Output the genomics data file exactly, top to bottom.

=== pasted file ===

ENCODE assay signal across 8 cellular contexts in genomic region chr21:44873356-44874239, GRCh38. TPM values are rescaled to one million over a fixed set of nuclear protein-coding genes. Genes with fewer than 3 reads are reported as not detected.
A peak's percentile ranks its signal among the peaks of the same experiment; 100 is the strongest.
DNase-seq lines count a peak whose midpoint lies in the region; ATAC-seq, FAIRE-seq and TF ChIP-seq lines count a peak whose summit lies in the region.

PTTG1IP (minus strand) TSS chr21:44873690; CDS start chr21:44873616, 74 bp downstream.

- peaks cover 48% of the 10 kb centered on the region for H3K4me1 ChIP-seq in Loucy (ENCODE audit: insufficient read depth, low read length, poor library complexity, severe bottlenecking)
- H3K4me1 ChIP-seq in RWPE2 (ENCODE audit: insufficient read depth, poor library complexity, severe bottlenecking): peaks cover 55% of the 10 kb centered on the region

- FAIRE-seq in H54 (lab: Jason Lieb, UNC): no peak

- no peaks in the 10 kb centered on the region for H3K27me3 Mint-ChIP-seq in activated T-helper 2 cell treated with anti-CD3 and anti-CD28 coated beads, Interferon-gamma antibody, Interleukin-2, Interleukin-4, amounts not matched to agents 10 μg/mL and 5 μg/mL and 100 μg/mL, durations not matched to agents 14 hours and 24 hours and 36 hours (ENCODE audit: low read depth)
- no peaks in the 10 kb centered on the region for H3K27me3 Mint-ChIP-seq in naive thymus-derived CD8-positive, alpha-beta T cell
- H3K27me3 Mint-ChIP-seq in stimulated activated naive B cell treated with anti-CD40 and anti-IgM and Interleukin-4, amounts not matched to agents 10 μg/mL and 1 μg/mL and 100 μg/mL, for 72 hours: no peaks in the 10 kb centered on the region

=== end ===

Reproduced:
ENCODE assay signal across 8 cellular contexts in genomic region chr21:44873356-44874239, GRCh38. TPM values are rescaled to one million over a fixed set of nuclear protein-coding genes. Genes with fewer than 3 reads are reported as not detected.
A peak's percentile ranks its signal among the peaks of the same experiment; 100 is the strongest.
DNase-seq lines count a peak whose midpoint lies in the region; ATAC-seq, FAIRE-seq and TF ChIP-seq lines count a peak whose summit lies in the region.

PTTG1IP (minus strand) TSS chr21:44873690; CDS start chr21:44873616, 74 bp downstream.

- peaks cover 48% of the 10 kb centered on the region for H3K4me1 ChIP-seq in Loucy (ENCODE audit: insufficient read depth, low read length, poor library complexity, severe bottlenecking)
- H3K4me1 ChIP-seq in RWPE2 (ENCODE audit: insufficient read depth, poor library complexity, severe bottlenecking): peaks cover 55% of the 10 kb centered on the region

- FAIRE-seq in H54 (lab: Jason Lieb, UNC): no peak

- no peaks in the 10 kb centered on the region for H3K27me3 Mint-ChIP-seq in activated T-helper 2 cell treated with anti-CD3 and anti-CD28 coated beads, Interferon-gamma antibody, Interleukin-2, Interleukin-4, amounts not matched to agents 10 μg/mL and 5 μg/mL and 100 μg/mL, durations not matched to agents 14 hours and 24 hours and 36 hours (ENCODE audit: low read depth)
- no peaks in the 10 kb centered on the region for H3K27me3 Mint-ChIP-seq in naive thymus-derived CD8-positive, alpha-beta T cell
- H3K27me3 Mint-ChIP-seq in stimulated activated naive B cell treated with anti-CD40 and anti-IgM and Interleukin-4, amounts not matched to agents 10 μg/mL and 1 μg/mL and 100 μg/mL, for 72 hours: no peaks in the 10 kb centered on the region